It was a quiet day at the Front Porch Library, the rain bucketing down. Vivienne came first. She and I started the giant under-the-sea floor puzzle. For some reason she fixated on measuring the length of the edges as we assembled them, carefully placing the ruler, then counting the numbers that marked off each inch out loud.

Klark and Olivia barreled in for a grand total of three kids, but that was okay. We had a huge neighborhood block party last night so everyone was tired from eating chili, introducing themselves to neighbors and taking part in the bike parade that featured a very long dragon designed by our neighbor on the corner, Meg Fulford. We lugged that dragon (a three carrier job at least) on a long loop through Seminole Manor Neighborhood, the bikes circling around us.

Miss Heather arrived at the library. We broke out the games. Miss Kary checked up on us, played with us for a while then decided we had things covered–the block party was on her lawn so she had definitely done her duty in the neighborliness department.

Then we played Twister. Miss Heather and I are more limber than you might expect, although we both have a little difficulty distinguishing left and right.

Vivienne and Olivia became teachers. I got sent to detention for kicking someone (although Vivienne assured me that I didn’t do it on purpose).

As time was running out, Klark assembled a puzzle in record time.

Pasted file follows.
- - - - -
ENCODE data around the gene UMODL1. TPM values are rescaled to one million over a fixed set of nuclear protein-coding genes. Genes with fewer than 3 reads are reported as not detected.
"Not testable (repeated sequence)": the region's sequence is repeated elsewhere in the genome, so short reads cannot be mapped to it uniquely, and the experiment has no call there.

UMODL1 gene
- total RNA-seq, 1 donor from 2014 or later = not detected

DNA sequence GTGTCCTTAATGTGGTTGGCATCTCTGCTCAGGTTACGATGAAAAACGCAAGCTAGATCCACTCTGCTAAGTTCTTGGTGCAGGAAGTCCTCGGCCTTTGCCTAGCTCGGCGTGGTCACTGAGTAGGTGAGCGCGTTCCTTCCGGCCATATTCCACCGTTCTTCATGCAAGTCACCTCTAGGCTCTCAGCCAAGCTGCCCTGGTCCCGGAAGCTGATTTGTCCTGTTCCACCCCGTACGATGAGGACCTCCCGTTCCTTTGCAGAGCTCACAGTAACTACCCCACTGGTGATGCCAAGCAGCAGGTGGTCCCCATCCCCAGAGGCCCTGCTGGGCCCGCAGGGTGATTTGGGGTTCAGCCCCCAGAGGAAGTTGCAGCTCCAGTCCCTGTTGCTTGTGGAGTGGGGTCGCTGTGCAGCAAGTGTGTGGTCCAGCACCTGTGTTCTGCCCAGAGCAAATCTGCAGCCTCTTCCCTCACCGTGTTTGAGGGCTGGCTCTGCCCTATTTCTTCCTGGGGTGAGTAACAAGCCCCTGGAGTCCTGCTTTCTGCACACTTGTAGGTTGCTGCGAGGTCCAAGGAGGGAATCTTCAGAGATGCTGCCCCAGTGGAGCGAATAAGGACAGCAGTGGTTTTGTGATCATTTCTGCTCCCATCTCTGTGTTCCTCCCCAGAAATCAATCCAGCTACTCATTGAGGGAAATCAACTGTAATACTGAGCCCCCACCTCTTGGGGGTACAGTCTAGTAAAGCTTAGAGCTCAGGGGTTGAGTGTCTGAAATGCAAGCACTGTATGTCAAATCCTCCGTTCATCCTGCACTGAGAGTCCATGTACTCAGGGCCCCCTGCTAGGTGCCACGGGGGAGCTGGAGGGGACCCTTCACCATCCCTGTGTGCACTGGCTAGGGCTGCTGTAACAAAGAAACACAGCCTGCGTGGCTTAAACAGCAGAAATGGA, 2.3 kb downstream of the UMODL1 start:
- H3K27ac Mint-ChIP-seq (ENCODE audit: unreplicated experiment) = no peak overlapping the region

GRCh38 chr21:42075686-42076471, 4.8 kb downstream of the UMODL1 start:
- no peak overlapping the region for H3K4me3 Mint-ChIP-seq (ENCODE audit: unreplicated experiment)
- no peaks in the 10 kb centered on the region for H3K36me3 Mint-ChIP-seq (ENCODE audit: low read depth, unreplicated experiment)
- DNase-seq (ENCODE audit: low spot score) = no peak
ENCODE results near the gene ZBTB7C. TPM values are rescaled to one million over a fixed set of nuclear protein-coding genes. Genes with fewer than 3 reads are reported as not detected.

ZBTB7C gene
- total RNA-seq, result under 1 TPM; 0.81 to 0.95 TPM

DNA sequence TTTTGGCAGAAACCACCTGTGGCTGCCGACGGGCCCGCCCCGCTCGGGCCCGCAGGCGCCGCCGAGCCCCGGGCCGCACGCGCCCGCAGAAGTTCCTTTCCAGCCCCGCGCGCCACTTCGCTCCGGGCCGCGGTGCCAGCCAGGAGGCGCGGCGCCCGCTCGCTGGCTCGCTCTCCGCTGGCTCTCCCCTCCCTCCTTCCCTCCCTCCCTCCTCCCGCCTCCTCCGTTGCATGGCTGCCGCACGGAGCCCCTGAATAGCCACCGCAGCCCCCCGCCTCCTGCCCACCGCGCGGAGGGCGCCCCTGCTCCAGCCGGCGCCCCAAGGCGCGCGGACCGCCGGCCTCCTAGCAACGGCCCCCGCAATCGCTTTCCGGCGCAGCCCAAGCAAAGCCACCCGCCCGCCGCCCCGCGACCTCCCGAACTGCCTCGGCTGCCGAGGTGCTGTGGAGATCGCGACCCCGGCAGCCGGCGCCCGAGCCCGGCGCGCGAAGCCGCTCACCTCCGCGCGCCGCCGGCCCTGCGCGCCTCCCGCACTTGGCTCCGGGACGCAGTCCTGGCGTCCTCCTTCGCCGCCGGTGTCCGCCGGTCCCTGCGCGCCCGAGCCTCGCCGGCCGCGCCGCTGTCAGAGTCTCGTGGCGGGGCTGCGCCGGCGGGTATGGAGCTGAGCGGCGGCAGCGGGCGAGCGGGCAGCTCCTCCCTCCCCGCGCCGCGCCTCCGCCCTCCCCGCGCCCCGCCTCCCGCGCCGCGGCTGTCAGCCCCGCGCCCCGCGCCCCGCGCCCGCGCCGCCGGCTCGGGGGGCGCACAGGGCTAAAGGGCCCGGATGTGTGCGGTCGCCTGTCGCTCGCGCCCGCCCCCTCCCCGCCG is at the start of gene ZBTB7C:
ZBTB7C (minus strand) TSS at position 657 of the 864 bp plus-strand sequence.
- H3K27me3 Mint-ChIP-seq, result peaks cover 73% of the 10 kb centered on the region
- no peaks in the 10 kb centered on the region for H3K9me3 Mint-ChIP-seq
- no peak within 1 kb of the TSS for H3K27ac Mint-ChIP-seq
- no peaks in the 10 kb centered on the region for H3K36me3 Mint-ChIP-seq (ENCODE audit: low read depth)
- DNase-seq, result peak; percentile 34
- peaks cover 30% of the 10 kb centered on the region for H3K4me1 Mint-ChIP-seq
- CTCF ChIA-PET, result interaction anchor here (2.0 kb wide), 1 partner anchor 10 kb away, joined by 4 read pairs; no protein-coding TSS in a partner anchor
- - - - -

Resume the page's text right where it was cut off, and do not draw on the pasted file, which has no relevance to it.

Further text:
We ate cupcakes left over from the block party. Yup, we had a good old time.

this week at the FPL


Today was a work day at the Front Porch Library–although it closely resembled a typical non-work day. We were feverishly getting ready for our neighborhood block party next Saturday. That meant chili–and that meant kids with knives (they are better at chopping than you might think). Olivia even took on the stubborn vegetables like carrots. I know, carrots are not usually found in chili. Did I mention that chili is not a real specialty of mine?

Posters were made at the big white table–as soon as the rain threat passes we’ll be stapling our somewhat cryptic invitations to the block party to poles. Klark did one with a beautiful smiling flower. Vivienne put our dog stamps to good use. Miss Kary, in an act of adult forethought, cut a stencil for a sign that actually contained the details and can be reproduced with spray paint.

Mr. John browned all the meat. Three pots of what we like to think of as chili are cooling on the stove, waiting to go into the fridge.

There was also a sumptuous meal of plastic foods served on the red rug,and the Tinker Toys were assembled into their usual windmill shapes.

Our volunteer Cole treated us to a view of his chin–it is something like shave-your-beard-off month. He looked good. Hunter, as always, filled in all over the place, eating plastic food with Vivienne, peeling tomatoes and reminding everyone that it was about time to eat cake.

Lexi, who is about to turn two joined us with her dad, Yohannes. A new library kid!

We (hopefully) are on target for a great block party. Miss Meg is making a dragon float for the bike parade. Miss Tracy ordered helmets to give away to helmet-less riders. Onward! Another fine day at the Front Porch Library.

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this week at the FPL